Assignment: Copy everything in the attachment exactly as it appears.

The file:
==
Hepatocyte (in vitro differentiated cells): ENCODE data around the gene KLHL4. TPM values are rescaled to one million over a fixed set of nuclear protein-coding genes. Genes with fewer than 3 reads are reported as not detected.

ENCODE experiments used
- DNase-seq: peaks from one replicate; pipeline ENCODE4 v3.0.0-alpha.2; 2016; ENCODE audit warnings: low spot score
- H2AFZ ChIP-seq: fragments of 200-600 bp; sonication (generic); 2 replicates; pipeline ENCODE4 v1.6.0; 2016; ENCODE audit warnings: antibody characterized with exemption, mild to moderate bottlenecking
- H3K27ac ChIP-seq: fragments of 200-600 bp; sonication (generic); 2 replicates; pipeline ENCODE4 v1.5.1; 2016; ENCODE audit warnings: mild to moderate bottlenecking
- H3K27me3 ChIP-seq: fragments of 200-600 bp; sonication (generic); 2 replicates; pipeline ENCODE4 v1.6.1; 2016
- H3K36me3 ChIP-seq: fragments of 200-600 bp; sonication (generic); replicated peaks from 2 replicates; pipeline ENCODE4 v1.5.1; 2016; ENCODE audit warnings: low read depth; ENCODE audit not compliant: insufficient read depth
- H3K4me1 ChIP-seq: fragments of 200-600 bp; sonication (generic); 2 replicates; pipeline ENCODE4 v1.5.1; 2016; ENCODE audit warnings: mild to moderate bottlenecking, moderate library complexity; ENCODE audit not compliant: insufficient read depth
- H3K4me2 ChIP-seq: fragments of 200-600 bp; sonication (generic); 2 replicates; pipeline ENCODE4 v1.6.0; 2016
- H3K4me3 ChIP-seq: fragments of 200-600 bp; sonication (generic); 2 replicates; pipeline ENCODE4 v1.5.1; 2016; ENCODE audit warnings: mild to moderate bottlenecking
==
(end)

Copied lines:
Hepatocyte (in vitro differentiated cells): ENCODE data around the gene KLHL4. TPM values are rescaled to one million over a fixed set of nuclear protein-coding genes. Genes with fewer than 3 reads are reported as not detected.

ENCODE experiments used
- DNase-seq: peaks from one replicate; pipeline ENCODE4 v3.0.0-alpha.2; 2016; ENCODE audit warnings: low spot score
- H2AFZ ChIP-seq: fragments of 200-600 bp; sonication (generic); 2 replicates; pipeline ENCODE4 v1.6.0; 2016; ENCODE audit warnings: antibody characterized with exemption, mild to moderate bottlenecking
- H3K27ac ChIP-seq: fragments of 200-600 bp; sonication (generic); 2 replicates; pipeline ENCODE4 v1.5.1; 2016; ENCODE audit warnings: mild to moderate bottlenecking
- H3K27me3 ChIP-seq: fragments of 200-600 bp; sonication (generic); 2 replicates; pipeline ENCODE4 v1.6.1; 2016
- H3K36me3 ChIP-seq: fragments of 200-600 bp; sonication (generic); replicated peaks from 2 replicates; pipeline ENCODE4 v1.5.1; 2016; ENCODE audit warnings: low read depth; ENCODE audit not compliant: insufficient read depth
- H3K4me1 ChIP-seq: fragments of 200-600 bp; sonication (generic); 2 replicates; pipeline ENCODE4 v1.5.1; 2016; ENCODE audit warnings: mild to moderate bottlenecking, moderate library complexity; ENCODE audit not compliant: insufficient read depth
- H3K4me2 ChIP-seq: fragments of 200-600 bp; sonication (generic); 2 replicates; pipeline ENCODE4 v1.6.0; 2016
- H3K4me3 ChIP-seq: fragments of 200-600 bp; sonication (generic); 2 replicates; pipeline ENCODE4 v1.5.1; 2016; ENCODE audit warnings: mild to moderate bottlenecking